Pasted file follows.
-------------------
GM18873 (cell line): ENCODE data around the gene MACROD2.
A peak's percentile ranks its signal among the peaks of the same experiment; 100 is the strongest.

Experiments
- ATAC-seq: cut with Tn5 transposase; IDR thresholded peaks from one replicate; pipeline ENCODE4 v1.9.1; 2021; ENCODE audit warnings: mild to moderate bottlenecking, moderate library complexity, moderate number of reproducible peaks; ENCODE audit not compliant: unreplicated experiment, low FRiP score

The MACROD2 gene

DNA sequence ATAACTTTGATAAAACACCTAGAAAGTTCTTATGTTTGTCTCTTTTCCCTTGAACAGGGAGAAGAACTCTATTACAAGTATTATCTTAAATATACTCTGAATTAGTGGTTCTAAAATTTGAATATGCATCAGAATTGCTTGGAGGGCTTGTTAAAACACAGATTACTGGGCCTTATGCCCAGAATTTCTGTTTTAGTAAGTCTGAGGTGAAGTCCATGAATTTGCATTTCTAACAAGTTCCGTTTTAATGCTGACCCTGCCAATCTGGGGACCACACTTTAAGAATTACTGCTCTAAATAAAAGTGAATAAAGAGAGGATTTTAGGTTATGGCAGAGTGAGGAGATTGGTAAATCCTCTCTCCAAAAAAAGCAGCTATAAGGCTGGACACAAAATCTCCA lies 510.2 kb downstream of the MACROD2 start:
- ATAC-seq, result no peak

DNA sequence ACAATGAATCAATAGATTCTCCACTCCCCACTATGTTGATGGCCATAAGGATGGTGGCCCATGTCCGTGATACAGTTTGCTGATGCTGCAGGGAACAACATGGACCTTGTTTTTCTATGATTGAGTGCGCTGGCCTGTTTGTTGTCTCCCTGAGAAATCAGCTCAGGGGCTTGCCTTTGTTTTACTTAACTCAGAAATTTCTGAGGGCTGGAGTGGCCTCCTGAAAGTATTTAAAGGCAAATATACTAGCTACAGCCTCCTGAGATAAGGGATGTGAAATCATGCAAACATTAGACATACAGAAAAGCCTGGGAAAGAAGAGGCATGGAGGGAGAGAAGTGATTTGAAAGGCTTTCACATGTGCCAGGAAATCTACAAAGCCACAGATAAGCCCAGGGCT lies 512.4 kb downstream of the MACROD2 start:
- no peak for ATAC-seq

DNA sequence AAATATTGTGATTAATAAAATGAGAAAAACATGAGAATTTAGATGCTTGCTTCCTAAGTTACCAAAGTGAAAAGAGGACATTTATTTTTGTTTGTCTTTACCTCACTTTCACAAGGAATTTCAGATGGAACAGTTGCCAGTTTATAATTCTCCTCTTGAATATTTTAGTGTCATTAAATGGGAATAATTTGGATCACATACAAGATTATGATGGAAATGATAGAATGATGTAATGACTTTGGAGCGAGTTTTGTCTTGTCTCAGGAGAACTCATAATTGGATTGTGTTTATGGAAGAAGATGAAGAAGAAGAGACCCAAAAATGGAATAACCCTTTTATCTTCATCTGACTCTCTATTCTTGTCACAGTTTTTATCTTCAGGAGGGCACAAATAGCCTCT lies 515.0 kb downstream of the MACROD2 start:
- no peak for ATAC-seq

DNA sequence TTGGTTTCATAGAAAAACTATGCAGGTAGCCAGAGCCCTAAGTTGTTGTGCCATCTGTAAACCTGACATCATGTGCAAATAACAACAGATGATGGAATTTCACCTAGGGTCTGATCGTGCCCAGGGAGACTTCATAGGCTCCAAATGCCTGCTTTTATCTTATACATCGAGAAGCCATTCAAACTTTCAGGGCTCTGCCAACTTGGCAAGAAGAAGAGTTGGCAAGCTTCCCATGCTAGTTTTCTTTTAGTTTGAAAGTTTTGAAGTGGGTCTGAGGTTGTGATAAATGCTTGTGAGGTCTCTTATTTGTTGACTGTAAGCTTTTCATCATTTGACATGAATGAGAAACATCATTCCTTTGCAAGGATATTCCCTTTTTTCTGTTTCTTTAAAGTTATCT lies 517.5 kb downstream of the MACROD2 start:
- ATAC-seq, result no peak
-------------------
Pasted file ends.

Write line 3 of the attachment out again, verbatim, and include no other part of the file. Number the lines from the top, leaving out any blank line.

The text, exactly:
Experiments